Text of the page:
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Old 04-26-2012, 03:30 PM
Kimmy_Gibbler Kimmy_Gibbler is offline
Join Date: Mar 2009
Posts: 3,712
So, I consulted the sources cited in the SSR and went down the rabbit hole of "Why do you advance in age on the day before your birthday?"

Originally Posted by United States v. Wright, 197 F. 297 (8th Cir. 1912)
The law ordinarily taking no cognizance of fractions of days, one becomes of full age the first moment of the day before his twenty-first anniversary.
Originally Posted by State v. Clarke, 3 Del. (3 Harr.) 557, 18 WL 3673 (1840)
To ascertain when a man is legally “of the age of twenty-one years,” we must have reference to the common law, and those legal decisions which from time immemorial have settled this matter, in reference to all the important affairs of life. When can a person make a valid will; when can he execute a deed for land; when make any contract or do any act which a man may do, and an infant, that is, a person under the age of twenty-one years, cannot do? On this question the law is well settled; it admits of no doubt. A person is “of the age of twenty-one years” the day before the twenty-first anniversary of his birth day. It is not necessary that he shall have entered upon his birth day, or he would be more than twenty-one years old. He is, therefore, of age the day before the anniversary of his birth; and, as the law takes no notice of fractions of a day, he is necessarily of age the whole of the day before his twenty-first birth day; and upon any and every moment of that day may do any act which any man may lawfully do. (1 Chit. Gen. Prac. 766.) “It is to be observed, that a person becomes of age on the first instant of the last day of the twenty-first year next before the anniversary of his birth; thus, if a person were born at any hour of the 1st of January, A. D., 1801, (even a few minutes before 12 o'clock of the night of that day,) he would be of full age at the first instant of the 31st of December, A. D. 1821, although nearly forty-eight hours before he had actually attained the full age of twenty one, according to years, days, hours and minutes; because there is not in law in this respect any fraction of a day; and it is the same whether a thing is done, upon one moment of the day or another.”
Originally Posted by Wells v. Wells, 6 Ind. 447, 1855 WL 3723 (1855)
If from this statement we fix his birth-day at September 23, 1828, he was of age [twenty-one years as of] September 22, 1849.
Originally Posted by Hamlin v. Stevenson, 34 Ky. (4 Dana) 597, 1836 WL 2122 (1836)
A person is of full age on the day preceding the 21st anniversary of his birth.
Neither Wells v. Wells nor Hamlin v. Stevenson cite any authority or furnish any rationale for the holding.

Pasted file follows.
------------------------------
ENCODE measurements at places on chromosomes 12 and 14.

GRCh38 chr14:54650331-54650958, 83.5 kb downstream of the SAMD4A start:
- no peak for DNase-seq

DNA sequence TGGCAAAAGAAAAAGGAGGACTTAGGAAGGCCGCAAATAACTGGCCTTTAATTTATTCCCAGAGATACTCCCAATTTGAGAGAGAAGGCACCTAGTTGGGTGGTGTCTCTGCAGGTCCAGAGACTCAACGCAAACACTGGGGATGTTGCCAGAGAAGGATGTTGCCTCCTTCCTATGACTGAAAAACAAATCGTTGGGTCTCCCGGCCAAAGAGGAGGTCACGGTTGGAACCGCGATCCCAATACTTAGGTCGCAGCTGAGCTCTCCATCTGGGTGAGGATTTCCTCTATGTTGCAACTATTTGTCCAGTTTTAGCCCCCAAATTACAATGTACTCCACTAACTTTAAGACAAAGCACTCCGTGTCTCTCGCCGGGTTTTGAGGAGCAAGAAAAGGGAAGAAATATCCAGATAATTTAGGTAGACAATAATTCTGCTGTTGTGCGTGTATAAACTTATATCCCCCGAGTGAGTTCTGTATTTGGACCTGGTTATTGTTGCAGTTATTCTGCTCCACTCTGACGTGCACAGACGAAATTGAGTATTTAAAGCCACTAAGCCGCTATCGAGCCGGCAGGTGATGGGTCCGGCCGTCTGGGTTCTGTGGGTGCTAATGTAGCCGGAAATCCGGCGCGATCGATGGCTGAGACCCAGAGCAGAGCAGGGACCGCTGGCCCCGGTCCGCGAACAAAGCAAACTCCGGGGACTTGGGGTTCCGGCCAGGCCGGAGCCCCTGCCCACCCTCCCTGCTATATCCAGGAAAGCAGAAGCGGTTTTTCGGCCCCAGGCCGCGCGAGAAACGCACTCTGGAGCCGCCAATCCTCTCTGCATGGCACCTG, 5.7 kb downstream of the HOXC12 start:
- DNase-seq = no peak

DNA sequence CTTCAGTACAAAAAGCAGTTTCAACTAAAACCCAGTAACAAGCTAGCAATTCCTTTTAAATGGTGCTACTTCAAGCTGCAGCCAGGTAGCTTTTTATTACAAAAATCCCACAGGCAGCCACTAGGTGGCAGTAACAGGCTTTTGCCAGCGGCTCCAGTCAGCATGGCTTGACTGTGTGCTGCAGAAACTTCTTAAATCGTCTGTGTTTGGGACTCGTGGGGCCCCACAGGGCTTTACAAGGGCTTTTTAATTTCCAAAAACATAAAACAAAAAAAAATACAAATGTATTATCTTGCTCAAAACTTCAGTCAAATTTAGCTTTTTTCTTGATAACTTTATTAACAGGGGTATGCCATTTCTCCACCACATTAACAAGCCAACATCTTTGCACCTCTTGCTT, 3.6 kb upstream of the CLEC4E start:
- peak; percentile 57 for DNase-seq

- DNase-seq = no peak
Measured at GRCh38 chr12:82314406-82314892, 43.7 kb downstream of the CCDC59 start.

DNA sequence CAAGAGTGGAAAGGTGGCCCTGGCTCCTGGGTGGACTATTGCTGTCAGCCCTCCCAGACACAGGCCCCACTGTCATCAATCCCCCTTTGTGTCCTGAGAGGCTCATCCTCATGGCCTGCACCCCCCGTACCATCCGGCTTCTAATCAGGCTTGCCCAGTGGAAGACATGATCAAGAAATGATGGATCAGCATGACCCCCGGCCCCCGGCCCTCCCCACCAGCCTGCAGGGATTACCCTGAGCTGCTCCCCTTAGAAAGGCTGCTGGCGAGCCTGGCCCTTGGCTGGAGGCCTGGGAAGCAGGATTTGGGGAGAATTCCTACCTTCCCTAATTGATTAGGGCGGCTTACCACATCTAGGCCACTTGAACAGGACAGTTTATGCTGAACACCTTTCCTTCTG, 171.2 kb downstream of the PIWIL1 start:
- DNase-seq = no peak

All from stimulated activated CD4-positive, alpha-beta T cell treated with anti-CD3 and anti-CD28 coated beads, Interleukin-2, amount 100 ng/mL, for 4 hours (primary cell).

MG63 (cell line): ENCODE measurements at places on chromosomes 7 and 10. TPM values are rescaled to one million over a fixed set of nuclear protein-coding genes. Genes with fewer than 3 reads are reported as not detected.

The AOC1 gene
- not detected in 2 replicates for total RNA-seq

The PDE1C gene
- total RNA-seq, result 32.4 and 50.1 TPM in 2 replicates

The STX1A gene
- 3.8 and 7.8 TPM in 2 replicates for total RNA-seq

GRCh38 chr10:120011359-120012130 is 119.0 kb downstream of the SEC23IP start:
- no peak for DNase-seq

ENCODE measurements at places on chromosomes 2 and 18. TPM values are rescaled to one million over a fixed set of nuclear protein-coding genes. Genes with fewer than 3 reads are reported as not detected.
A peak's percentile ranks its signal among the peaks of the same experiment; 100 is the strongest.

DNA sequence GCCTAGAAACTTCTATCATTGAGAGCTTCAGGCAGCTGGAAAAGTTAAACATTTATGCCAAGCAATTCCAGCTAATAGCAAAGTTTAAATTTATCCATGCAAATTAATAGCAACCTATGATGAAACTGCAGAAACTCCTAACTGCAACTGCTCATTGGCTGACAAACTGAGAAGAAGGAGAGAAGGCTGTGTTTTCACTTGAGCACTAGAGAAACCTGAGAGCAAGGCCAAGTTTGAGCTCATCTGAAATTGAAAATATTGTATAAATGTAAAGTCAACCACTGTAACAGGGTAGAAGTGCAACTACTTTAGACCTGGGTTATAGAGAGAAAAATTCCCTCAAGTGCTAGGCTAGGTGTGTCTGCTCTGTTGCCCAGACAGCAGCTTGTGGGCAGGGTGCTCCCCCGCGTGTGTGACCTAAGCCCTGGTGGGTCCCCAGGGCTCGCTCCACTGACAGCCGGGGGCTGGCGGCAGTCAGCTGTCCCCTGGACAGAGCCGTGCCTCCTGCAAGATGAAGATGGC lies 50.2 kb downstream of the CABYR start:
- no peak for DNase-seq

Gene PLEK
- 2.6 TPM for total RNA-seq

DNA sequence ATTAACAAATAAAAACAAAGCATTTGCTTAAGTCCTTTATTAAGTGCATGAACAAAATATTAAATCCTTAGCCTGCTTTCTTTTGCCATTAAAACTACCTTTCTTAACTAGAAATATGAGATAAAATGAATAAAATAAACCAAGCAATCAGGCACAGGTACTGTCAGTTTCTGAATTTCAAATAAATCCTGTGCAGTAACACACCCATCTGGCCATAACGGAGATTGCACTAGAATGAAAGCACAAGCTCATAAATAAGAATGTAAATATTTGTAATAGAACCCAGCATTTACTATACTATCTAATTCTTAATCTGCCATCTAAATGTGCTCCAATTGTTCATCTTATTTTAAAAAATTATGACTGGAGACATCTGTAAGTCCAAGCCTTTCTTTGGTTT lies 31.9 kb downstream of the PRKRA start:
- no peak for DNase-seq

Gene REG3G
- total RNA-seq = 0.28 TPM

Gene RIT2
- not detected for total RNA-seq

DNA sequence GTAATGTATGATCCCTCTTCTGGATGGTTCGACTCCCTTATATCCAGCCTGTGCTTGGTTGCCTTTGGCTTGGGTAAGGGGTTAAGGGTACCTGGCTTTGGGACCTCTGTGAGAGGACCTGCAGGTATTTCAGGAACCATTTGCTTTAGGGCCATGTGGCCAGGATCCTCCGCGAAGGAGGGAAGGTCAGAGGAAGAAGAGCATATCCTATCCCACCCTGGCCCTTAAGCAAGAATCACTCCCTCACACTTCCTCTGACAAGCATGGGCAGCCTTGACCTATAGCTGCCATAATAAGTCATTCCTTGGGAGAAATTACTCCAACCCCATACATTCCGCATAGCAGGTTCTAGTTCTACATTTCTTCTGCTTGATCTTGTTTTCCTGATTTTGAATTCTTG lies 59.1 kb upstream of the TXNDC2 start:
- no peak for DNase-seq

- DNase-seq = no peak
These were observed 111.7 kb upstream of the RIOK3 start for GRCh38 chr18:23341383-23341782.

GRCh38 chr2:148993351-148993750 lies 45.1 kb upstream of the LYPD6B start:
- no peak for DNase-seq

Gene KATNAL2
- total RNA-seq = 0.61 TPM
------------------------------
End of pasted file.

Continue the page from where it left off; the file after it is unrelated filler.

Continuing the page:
The authority cited in State v. Clarke does note that this rule might allow someone to attain age 21 up to nearly forty-eight hours before the actual elapse of twenty-one full years from the instant of his birth. But adhering to the premise that the law treats fractions of days as immaterial, "it is the same whether a thing is done, upon one moment of the day or another." This doesn't really answer why an age is attained on the day before one's birthday, but it does sound appropriately sententious for a nineteenth century court.

The SSR also cites another case Frost v. State, 45 So. 203 (Ala. 1907), which was overruled by the same Supreme Court of Alabama eight years later in Graves v. Eubank, 87 So. 587 (Ala. 1921):

. . . [A] majority in each instance were of the opinion that Frost did not become 45 years of age prior to the time the tax became due, October 1, 1906. He was born October 2, 1861, and by excluding his birthday, which was conceded to be proper in the opinion as well as the briefs in said case, he did not become 45 years old before the tax became due, October 1st, but on the day that it became due. In other words, he was 45 years of age the day the tax was due, and going upon the theory that but one day could be excluded, he was not 45 before the tax became due and was not therefore exempt from the payment of same; and there was some reason for feeling that the right result had been reached in said case, notwithstanding the unsoundness of the reason given for same. Upon a reconsideration of this Frost Case, however, we are not only of the opinion that the reasoning of same was properly overturned in the two later cases, but it should have been expressly overruled. Under the law as applicable, Frost was 45 years of age October 1, 1906, the day the tax fell due, and if the Constitution exempted those over 45, he would have been liable; but upon a closer analysis of section 194 of the Constitution, we are of the opinion that it is the fixation of a tax on certain ones and not an exemption. In other words, it places a tax on those “over age of 21 years and under 45 years of age.” Frost on October 1, 1906, was 45 years of age and not “under the age of 45” as fixed by the Constitution. We therefore expressly overrule said case of Frost v. State, 153 Ala. 654, 45 South. 203.
Honestly, I not sure what the hell is going on in this, except it does seem that they did not overrule the day-before-your-birthday aspect of the case.

But holy shit, this is a lot of litigation on what seems to be a not very complicated question.